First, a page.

Methadone from Clinics Is Not the Culprit
Methadone-associated deaths are not being caused primarily by methadone
diverted from methadone treatment programs, according to a panel
of experts convened by SAMHSA.
"While deaths involving methadone increased, experiences
in several states show that addiction treatment programs are not
the culprits," said SAMHSA Center for Substance Abuse Treatment
(CSAT) Director H. Westley Clark, M.D., J.D., M.P.H. He cited the
expert panel consensus report at the Sixth International Conference
on Pain and Chemical Dependency in New York City in early February.
Methadone-Associated Mortality, Report of a National Assessment
concludes that "although the data remain incomplete, National
Assessment meeting participants concurred that methadone tablets
and/or diskettes distributed through channels other than opioid
treatment programs most likely are the central factor in methadone-associated
Hospital emergency department visits involving methadone rose
176 percent from 1995 to 2002. The rise from 2000 to 2002 was 50
percent, according to SAMHSA's Drug Abuse Warning Network.
SAMHSA convened the panel in May 2003 to determine whether its
methadone regulations were allowing diversion of methadone from
clinics or whether the rise of methadone mentions in hospital emergency
rooms and reports of deaths were due to methadone coming from other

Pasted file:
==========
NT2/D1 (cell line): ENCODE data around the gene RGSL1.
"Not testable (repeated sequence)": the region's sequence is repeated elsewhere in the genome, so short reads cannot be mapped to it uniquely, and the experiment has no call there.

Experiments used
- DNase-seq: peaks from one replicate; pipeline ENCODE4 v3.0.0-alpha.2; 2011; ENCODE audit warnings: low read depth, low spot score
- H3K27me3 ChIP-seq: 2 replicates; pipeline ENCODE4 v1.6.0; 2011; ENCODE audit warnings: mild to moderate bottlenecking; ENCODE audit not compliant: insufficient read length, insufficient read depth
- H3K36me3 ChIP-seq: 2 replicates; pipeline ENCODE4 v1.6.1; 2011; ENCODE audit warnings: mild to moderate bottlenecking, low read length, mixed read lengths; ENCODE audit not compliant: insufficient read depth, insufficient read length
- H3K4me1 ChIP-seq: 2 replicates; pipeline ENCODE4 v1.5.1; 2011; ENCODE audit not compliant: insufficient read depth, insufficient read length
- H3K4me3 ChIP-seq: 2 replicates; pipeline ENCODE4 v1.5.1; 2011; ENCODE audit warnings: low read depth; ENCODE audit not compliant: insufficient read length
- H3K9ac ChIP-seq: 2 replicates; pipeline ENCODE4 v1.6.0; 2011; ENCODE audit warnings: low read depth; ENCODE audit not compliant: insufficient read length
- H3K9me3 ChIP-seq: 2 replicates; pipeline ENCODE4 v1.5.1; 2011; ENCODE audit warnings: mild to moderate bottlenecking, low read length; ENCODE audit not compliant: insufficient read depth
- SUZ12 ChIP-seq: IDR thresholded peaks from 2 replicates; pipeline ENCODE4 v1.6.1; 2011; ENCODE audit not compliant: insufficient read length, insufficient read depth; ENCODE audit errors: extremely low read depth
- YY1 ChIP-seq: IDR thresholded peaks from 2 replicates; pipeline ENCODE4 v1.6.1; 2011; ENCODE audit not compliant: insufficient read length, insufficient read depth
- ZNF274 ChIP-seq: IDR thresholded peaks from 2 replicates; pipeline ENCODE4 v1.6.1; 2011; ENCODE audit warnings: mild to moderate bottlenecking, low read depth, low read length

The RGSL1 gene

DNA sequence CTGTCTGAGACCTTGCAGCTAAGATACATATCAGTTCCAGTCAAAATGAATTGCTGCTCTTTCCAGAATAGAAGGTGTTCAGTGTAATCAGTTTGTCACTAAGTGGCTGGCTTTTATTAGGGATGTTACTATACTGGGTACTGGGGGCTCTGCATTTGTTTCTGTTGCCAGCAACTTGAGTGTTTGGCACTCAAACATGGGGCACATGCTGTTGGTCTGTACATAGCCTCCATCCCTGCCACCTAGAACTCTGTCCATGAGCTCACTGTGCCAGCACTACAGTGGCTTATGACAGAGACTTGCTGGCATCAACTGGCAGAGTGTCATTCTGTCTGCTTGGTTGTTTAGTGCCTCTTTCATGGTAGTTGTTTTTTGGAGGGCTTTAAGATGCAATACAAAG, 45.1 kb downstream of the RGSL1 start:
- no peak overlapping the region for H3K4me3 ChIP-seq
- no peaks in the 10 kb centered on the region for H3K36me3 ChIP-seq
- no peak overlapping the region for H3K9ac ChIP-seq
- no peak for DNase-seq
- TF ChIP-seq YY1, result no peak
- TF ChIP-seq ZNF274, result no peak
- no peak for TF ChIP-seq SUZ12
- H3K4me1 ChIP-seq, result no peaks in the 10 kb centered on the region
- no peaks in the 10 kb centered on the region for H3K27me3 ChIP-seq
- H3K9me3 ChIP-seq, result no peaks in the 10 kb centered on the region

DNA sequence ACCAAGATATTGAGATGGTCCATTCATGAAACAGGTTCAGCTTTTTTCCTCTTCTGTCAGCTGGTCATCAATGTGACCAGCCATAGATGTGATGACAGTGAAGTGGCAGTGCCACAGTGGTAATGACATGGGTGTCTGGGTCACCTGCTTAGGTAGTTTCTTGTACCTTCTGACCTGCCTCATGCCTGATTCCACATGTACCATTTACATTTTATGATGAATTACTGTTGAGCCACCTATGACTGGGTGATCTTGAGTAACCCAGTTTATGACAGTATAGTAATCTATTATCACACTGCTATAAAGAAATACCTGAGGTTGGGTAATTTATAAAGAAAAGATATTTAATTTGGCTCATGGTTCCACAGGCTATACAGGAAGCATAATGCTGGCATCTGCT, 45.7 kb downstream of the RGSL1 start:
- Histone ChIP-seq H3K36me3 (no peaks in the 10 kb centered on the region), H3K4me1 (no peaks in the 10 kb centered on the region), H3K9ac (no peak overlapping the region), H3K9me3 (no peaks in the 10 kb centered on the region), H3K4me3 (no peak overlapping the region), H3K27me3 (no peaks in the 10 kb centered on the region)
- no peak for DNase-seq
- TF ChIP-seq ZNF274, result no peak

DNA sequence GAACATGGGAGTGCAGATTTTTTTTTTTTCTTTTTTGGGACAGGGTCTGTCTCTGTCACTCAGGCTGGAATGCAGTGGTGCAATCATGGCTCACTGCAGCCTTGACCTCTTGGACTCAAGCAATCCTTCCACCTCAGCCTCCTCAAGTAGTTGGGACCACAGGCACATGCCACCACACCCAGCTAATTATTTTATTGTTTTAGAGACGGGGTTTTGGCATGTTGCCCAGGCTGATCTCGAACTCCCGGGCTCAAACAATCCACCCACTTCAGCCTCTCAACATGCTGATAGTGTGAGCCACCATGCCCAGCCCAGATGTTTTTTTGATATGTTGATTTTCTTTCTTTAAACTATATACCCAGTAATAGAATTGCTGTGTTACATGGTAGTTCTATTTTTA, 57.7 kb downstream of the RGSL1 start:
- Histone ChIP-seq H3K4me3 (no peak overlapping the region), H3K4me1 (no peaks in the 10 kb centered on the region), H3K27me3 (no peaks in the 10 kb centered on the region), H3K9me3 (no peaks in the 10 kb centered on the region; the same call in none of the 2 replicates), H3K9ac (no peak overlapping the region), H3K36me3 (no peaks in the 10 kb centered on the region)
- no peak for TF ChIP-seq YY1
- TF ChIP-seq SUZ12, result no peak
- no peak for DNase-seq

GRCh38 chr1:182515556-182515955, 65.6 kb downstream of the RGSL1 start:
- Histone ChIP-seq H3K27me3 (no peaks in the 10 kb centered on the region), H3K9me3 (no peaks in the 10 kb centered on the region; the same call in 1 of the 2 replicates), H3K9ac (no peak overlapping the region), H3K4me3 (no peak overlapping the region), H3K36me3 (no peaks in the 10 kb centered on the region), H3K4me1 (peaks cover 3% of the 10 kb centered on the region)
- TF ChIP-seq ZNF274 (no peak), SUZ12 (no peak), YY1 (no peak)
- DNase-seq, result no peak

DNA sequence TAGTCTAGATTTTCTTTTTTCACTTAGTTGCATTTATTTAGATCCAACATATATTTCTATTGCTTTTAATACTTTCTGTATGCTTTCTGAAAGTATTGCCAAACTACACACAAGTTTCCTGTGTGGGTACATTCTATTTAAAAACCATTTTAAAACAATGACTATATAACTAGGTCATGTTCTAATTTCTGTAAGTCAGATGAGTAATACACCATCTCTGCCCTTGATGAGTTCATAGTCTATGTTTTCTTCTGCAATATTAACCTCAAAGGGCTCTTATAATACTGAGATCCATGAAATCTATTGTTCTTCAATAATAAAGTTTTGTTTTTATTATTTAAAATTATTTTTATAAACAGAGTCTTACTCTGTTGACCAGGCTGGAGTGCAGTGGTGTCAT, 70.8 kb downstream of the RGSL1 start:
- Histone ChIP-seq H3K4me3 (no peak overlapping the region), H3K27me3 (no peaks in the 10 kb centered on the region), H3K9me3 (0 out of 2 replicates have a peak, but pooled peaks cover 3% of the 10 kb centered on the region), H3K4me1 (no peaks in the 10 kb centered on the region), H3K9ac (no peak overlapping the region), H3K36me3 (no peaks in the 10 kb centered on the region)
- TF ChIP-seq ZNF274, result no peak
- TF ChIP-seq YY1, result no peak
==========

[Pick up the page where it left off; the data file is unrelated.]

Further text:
The panel—state and Federal experts, researchers, epidemiologists,
pathologists, toxicologists, medical examiners, coroners, pain management
specialists, addiction medicine specialists, and others—concluded
that the methadone from reported deaths came from sources other
than opioid treatment programs.
"The participants in the meeting reviewed data on methadone
formulation, distribution, patterns of prescribing and dispensing,
as well as relevant data on drug toxicology and drug-associated
morbidity and mortality, before concluding that the cases of overdosing
individuals were not generally linked to methadone derived from
opioid treatment programs," said SAMHSA Administrator Charles
G. Curie, M.A., A.C.S.W.
The panel based its conclusion that methadone is coming from other
sources on data showing that the greatest growth in methadone distribution
in recent years is associated with its use as a prescription analgesic
prescribed for pain, primarily in solid tablet or diskette form,
and not in the liquid formulations that are the mainstay of opioid
treatment programs that treat patients with methadone for abuse
of heroin or prescription painkillers.
The experts surmise that current reports of methadone deaths involve
one of three scenarios: illicitly obtained methadone used in excessive
or repetitive doses in an attempt to achieve euphoric effects; methadone,
either licitly or illicitly obtained, used in combination with other
prescription medications such as benzodiazepines (anti-anxiety medications),
alcohol, or other opioids; or an accumulation of methadone to harmful
serum levels in the first few days of treatment for addiction or
pain, before tolerance is developed.
"SAMHSA will continue to monitor the situation to ensure
that SAMHSA's supervision of opioid treatment programs is always
in the public interest," Mr. Curie emphasized.
Back to Top